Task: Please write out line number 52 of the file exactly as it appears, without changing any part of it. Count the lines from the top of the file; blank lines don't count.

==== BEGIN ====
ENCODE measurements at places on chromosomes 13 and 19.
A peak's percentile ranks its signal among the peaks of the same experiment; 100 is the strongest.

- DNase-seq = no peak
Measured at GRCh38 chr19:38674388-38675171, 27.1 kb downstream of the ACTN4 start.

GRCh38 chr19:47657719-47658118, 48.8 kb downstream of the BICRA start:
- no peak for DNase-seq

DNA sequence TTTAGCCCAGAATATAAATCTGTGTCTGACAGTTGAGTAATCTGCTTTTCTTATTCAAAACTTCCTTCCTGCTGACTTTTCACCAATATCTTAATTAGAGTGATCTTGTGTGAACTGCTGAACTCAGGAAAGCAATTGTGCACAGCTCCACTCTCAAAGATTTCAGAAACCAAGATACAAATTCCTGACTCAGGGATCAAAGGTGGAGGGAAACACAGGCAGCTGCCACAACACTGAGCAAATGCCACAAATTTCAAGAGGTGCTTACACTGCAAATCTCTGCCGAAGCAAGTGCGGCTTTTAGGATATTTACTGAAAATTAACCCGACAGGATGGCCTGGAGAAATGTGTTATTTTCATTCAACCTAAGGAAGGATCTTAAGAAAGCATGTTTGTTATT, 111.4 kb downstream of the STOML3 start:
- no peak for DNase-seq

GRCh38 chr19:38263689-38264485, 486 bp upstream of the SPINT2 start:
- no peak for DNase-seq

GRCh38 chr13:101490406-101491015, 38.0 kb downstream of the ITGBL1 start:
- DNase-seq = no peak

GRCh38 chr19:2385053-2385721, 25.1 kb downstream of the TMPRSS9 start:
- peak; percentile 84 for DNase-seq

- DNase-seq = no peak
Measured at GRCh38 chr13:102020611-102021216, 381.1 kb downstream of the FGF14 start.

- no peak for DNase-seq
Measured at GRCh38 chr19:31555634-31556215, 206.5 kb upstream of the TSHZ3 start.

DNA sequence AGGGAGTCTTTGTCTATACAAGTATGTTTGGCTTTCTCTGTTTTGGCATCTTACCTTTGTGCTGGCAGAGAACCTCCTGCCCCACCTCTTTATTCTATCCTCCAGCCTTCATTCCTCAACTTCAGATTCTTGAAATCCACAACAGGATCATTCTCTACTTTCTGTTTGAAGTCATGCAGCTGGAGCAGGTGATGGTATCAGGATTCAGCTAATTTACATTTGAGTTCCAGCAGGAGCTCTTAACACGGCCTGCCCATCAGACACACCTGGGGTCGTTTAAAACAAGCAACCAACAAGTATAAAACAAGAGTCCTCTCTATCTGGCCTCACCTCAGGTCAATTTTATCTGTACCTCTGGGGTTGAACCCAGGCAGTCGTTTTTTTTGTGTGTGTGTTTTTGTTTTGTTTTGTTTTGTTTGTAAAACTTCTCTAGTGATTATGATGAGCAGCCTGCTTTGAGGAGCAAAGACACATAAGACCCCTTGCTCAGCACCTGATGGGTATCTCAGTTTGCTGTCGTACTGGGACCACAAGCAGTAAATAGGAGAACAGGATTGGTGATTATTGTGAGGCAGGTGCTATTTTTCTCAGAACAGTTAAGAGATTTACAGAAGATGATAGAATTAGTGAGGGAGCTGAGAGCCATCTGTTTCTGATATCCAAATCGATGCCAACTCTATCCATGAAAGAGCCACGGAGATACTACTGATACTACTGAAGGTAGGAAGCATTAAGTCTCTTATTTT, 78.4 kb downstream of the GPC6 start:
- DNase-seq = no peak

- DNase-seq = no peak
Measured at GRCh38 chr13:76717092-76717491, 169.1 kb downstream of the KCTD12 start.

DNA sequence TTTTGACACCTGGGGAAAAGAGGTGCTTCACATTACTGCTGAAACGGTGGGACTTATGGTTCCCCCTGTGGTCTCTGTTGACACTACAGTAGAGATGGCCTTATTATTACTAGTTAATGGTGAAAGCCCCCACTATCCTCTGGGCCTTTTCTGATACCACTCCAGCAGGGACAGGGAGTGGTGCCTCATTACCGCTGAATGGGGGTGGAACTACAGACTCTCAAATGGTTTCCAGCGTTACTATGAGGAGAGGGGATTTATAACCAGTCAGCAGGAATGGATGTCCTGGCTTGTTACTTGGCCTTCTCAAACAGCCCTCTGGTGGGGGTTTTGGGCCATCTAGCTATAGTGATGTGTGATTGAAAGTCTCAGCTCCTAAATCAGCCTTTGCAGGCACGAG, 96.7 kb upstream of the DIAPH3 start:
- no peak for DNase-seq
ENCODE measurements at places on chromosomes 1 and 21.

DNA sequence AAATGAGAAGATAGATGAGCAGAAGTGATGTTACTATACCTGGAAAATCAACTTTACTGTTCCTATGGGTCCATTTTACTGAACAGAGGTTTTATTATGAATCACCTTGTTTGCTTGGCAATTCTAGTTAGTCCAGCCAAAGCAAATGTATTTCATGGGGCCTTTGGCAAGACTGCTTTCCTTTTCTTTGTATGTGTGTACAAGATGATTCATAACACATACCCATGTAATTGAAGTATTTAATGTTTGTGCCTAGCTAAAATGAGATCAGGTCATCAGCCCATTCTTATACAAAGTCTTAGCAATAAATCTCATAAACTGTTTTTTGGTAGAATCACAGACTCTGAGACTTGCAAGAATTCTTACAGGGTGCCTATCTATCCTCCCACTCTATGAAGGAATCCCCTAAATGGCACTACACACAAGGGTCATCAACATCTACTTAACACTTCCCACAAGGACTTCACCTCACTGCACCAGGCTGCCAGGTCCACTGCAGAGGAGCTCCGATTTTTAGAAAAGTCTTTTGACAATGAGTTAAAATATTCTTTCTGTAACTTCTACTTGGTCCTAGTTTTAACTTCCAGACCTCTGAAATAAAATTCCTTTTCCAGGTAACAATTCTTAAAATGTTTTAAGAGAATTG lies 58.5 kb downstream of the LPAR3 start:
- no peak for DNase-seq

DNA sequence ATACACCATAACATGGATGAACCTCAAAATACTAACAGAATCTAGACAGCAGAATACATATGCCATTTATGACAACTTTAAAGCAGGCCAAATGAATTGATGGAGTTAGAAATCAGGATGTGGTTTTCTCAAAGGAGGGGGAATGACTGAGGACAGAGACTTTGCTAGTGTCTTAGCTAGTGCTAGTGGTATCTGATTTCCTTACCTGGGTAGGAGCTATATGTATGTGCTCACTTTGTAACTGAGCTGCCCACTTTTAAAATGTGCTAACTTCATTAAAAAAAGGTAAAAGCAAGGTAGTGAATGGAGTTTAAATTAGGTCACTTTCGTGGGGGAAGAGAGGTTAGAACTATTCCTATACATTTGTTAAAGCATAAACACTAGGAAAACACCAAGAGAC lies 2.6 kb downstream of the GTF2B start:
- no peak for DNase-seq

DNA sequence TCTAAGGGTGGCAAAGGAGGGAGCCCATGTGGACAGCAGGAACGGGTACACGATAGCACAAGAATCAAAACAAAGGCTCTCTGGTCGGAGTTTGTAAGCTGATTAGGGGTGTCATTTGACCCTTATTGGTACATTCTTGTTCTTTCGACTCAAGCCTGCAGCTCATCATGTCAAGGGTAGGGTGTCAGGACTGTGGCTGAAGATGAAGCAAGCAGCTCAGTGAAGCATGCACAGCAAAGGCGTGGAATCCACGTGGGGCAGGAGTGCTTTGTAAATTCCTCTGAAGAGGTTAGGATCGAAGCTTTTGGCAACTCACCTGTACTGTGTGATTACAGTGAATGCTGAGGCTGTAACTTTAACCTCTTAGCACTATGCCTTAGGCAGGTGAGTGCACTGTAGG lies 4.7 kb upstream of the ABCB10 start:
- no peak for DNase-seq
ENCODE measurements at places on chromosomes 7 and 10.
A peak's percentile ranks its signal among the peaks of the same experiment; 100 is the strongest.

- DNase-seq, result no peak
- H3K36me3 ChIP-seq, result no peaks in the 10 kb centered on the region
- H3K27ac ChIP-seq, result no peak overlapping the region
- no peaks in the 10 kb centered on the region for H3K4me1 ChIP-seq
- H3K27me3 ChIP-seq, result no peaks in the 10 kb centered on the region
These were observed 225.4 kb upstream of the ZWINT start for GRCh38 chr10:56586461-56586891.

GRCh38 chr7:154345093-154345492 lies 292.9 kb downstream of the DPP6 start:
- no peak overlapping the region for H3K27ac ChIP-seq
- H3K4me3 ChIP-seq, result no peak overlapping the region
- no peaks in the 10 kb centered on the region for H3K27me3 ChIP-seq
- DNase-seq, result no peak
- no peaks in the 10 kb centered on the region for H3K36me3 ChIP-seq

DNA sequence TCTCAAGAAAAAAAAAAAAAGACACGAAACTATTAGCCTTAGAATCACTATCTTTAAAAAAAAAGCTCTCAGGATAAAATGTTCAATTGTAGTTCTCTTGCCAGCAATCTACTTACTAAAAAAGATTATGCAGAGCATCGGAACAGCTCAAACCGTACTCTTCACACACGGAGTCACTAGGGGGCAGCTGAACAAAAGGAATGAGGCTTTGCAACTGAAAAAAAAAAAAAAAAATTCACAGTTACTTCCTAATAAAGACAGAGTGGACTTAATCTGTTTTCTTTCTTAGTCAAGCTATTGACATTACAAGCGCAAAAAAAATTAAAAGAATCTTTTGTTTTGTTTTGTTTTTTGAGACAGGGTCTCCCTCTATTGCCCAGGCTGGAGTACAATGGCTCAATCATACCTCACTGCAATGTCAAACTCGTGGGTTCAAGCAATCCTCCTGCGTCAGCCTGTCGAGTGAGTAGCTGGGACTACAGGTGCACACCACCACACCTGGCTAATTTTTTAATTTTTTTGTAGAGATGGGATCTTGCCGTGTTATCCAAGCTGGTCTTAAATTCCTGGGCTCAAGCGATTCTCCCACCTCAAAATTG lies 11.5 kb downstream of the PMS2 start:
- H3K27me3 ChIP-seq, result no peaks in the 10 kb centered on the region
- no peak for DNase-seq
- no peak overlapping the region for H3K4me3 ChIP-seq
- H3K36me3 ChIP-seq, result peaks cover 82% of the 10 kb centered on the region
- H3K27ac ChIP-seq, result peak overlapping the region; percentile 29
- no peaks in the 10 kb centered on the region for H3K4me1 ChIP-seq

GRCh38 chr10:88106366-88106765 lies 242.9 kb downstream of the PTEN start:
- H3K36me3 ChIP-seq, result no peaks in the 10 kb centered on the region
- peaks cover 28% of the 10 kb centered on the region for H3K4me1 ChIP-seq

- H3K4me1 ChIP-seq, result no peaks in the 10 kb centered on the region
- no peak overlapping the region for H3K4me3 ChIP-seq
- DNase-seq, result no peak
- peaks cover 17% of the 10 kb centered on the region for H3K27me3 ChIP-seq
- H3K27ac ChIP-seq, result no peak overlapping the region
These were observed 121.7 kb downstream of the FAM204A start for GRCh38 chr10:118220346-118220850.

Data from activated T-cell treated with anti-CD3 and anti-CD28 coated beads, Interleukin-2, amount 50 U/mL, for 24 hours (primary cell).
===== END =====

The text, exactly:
- no peaks in the 10 kb centered on the region for H3K4me1 ChIP-seq